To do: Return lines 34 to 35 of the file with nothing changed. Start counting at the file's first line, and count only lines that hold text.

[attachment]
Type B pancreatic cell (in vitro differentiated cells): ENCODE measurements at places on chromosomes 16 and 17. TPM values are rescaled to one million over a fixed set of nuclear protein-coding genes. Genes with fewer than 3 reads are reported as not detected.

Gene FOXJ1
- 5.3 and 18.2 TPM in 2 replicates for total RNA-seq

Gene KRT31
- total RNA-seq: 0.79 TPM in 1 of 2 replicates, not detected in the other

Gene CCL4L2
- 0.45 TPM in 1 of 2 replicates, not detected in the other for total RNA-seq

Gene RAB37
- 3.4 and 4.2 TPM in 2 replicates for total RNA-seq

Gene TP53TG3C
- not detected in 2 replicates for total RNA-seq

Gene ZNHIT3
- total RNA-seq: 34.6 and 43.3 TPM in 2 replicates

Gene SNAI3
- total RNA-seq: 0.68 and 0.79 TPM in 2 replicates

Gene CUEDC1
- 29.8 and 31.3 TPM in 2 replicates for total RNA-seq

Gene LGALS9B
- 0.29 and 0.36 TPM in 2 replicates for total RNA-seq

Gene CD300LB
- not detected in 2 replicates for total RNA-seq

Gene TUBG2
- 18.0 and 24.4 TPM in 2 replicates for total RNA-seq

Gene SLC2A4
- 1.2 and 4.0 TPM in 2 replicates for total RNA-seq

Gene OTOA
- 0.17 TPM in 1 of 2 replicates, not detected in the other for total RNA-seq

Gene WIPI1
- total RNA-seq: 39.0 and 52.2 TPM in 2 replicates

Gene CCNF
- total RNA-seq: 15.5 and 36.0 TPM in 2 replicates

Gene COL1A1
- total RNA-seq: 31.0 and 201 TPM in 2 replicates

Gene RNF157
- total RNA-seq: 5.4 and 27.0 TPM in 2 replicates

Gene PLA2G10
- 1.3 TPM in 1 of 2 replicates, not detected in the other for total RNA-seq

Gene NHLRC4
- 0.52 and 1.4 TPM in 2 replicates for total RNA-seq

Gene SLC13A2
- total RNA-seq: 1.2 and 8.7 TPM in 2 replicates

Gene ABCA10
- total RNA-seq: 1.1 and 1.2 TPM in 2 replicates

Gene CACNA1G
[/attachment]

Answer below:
Gene RNF157
- total RNA-seq: 5.4 and 27.0 TPM in 2 replicates